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Working Out a Safe-Money Strategy


Businessman taking business card from his walletBefore you can come up with a solution to your financial problem, you need to figure out what the problem actually is: lack of income, growth, financial illiteracy…

Having a “safe money” strategy is key to a secure retirement, say Chris Bennett and Michael Abbott, co-founding partners of The Abbott Bennett Group, (www.theabbottbennettgroup.com). It’s important to be able to create an income stream that the retiree won’t outlive. There are several areas you and your financial professional can focus on as part of an overall “safe money” strategy, Abbott and Bennett say. Here are two examples:

  • Rate of return vs. sequence of return. The average rate of return on an investment can be misleading, they say. That’s because in reality how well you hang onto your money depends more on “sequence of return.” That is, exactly when do those profits and losses come about?

To see how that might work, imagine a 50 percent loss followed by a 50 percent gain. That would appear to average out to a zero rate of return. But that’s not how it would look in your portfolio, Bennett says. If you have $100,000, a 50 percent loss drops it to $50,000. The market rebounds with a 50 percent gain. But a 50 percent gain on $50,000 just increases that investment to $75,000, so you’ve still taken a loss.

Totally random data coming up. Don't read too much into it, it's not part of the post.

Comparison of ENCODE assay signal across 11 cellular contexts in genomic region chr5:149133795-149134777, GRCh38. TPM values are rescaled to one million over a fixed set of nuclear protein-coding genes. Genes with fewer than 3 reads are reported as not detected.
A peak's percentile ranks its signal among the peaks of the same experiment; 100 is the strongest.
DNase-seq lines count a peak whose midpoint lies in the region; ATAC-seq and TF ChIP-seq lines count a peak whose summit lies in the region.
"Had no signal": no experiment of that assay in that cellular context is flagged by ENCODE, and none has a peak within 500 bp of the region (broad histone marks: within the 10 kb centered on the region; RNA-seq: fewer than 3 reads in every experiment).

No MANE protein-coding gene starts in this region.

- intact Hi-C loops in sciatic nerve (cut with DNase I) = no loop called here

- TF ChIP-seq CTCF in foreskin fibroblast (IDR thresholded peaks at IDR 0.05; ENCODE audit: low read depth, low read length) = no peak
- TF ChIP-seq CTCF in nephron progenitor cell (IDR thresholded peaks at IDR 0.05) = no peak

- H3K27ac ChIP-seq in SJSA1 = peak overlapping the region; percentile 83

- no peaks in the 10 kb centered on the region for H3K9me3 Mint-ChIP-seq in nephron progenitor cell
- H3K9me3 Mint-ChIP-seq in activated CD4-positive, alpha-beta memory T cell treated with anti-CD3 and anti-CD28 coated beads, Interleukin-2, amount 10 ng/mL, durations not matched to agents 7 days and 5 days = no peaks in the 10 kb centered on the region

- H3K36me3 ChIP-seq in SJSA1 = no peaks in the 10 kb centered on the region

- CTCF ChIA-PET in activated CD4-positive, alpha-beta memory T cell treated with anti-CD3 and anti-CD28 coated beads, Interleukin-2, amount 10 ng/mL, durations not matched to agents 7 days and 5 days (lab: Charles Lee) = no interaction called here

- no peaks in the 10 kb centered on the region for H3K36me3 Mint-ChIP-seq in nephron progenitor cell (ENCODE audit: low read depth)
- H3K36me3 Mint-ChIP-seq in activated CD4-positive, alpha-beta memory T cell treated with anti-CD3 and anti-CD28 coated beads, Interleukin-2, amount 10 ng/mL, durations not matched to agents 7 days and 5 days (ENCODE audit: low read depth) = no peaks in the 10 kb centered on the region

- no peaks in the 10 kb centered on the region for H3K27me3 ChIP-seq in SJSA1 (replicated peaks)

Now consider that kind of activity over the course of your retirement as you are also withdrawing money from your savings to live on. Depending on when market fluctuations happened, you could take major hits. That’s especially true if the dips come early in retirement when your savings are at their peak, and the rallies arrive late when there is less left in the account.

Abbott and Bennett say there are tools that a good financial professional uses that can help people reduce the risk created by sequence of return.

  • Maneuvering toward tax-free income. “Whatever the tax rates may be in the future, taxes can be a drag on your savings and may adversely impact your retirement security,” Abbott says. So it’s important to consider the tax implications of how you hold your assets.

Even those Social Security benefits that retirees draw can be taxed, but they don’t necessarily have to be, Bennett says. Once again, a financial professional can review strategies that could help reduce or even eliminate the tax on that monthly Social Security benefit. HBM

Michael Abbott is co-founder of The Abbott Bennett Group, LLC, an independent financial services firm, where he serves as CFO. Christopher Bennett is the CEO of The Abbott Bennett Group, LLC, since 2003. Visit www.theabbottbennettgroup.com.

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